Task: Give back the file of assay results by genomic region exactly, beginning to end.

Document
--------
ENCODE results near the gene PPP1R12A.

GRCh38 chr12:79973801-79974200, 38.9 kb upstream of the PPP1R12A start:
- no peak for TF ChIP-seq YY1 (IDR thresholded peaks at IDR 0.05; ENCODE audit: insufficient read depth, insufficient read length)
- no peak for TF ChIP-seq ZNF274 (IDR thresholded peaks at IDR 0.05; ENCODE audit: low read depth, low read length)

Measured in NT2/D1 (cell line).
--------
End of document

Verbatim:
ENCODE results near the gene PPP1R12A.

GRCh38 chr12:79973801-79974200, 38.9 kb upstream of the PPP1R12A start:
- no peak for TF ChIP-seq YY1 (IDR thresholded peaks at IDR 0.05; ENCODE audit: insufficient read depth, insufficient read length)
- no peak for TF ChIP-seq ZNF274 (IDR thresholded peaks at IDR 0.05; ENCODE audit: low read depth, low read length)

Measured in NT2/D1 (cell line).